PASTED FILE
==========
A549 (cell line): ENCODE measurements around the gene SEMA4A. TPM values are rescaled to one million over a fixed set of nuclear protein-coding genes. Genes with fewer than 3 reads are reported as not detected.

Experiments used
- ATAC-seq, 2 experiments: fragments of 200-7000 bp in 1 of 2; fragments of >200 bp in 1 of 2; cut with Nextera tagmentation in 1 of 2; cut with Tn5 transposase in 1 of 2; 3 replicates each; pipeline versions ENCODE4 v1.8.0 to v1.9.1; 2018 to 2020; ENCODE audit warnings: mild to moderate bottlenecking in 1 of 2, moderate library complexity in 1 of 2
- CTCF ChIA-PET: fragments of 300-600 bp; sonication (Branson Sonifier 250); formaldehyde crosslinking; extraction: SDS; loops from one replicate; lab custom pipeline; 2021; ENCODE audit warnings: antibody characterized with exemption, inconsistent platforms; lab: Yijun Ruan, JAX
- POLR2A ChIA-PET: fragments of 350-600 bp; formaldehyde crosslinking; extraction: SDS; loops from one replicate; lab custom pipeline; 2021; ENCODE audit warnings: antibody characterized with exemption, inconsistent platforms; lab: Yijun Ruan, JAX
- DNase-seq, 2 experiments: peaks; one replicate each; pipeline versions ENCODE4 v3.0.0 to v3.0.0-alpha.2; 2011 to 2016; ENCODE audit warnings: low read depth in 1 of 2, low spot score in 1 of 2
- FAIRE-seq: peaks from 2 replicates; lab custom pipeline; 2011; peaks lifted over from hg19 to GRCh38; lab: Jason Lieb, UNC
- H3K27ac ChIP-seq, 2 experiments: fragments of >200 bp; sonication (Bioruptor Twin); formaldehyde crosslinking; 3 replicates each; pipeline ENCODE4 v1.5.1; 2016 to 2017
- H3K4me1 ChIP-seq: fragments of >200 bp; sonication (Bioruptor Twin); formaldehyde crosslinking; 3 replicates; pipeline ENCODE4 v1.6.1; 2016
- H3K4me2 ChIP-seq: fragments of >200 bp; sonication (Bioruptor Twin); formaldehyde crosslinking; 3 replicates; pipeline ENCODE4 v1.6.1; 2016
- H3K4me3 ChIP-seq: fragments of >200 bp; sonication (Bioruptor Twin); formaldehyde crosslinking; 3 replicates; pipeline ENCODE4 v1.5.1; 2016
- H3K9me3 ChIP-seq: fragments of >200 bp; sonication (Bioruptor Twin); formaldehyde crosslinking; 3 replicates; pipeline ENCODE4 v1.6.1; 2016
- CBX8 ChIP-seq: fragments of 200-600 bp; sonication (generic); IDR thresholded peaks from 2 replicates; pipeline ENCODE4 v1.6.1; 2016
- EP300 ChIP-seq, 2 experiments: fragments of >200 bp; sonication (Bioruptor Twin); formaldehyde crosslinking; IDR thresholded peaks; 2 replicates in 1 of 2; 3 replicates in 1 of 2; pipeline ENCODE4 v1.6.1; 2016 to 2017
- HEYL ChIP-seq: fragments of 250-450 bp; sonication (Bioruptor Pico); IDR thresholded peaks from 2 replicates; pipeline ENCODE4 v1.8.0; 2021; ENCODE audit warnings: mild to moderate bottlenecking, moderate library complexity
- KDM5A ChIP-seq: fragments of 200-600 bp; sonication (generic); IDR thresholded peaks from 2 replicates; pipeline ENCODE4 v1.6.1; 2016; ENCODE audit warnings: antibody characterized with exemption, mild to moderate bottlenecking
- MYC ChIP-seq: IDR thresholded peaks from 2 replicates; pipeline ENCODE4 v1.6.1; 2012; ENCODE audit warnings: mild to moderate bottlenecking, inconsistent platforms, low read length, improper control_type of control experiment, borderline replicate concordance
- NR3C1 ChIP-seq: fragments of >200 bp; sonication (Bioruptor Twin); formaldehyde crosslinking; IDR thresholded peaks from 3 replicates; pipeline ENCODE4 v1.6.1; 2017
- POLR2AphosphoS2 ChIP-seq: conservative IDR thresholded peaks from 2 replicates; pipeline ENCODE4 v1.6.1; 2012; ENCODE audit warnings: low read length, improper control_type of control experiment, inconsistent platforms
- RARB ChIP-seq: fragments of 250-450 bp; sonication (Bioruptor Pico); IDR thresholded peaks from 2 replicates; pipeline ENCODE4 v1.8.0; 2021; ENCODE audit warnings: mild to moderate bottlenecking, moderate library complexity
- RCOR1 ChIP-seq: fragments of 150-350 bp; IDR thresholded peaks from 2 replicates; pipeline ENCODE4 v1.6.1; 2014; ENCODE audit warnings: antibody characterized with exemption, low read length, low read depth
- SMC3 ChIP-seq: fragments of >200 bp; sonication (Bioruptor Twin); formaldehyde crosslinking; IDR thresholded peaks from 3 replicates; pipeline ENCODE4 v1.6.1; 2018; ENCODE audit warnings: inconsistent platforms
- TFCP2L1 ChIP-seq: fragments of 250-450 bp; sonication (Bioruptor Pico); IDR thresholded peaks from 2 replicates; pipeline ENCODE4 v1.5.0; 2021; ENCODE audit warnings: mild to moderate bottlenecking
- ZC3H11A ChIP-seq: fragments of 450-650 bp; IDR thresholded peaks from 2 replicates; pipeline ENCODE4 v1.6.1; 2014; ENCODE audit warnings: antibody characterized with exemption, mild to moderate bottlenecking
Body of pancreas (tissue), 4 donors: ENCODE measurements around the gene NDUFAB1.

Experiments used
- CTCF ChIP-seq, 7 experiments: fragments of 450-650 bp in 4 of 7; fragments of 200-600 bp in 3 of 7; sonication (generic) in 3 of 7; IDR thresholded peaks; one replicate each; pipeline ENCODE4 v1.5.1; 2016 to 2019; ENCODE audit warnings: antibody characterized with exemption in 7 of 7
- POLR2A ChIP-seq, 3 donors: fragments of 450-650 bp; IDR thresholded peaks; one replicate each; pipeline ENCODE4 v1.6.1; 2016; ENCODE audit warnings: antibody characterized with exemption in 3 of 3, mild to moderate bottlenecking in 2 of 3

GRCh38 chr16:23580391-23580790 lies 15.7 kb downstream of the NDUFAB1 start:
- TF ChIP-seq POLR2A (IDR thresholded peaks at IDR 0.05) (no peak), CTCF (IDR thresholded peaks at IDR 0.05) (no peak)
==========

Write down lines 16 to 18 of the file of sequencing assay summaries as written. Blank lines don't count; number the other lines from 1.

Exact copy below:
- KDM5A ChIP-seq: fragments of 200-600 bp; sonication (generic); IDR thresholded peaks from 2 replicates; pipeline ENCODE4 v1.6.1; 2016; ENCODE audit warnings: antibody characterized with exemption, mild to moderate bottlenecking
- MYC ChIP-seq: IDR thresholded peaks from 2 replicates; pipeline ENCODE4 v1.6.1; 2012; ENCODE audit warnings: mild to moderate bottlenecking, inconsistent platforms, low read length, improper control_type of control experiment, borderline replicate concordance
- NR3C1 ChIP-seq: fragments of >200 bp; sonication (Bioruptor Twin); formaldehyde crosslinking; IDR thresholded peaks from 3 replicates; pipeline ENCODE4 v1.6.1; 2017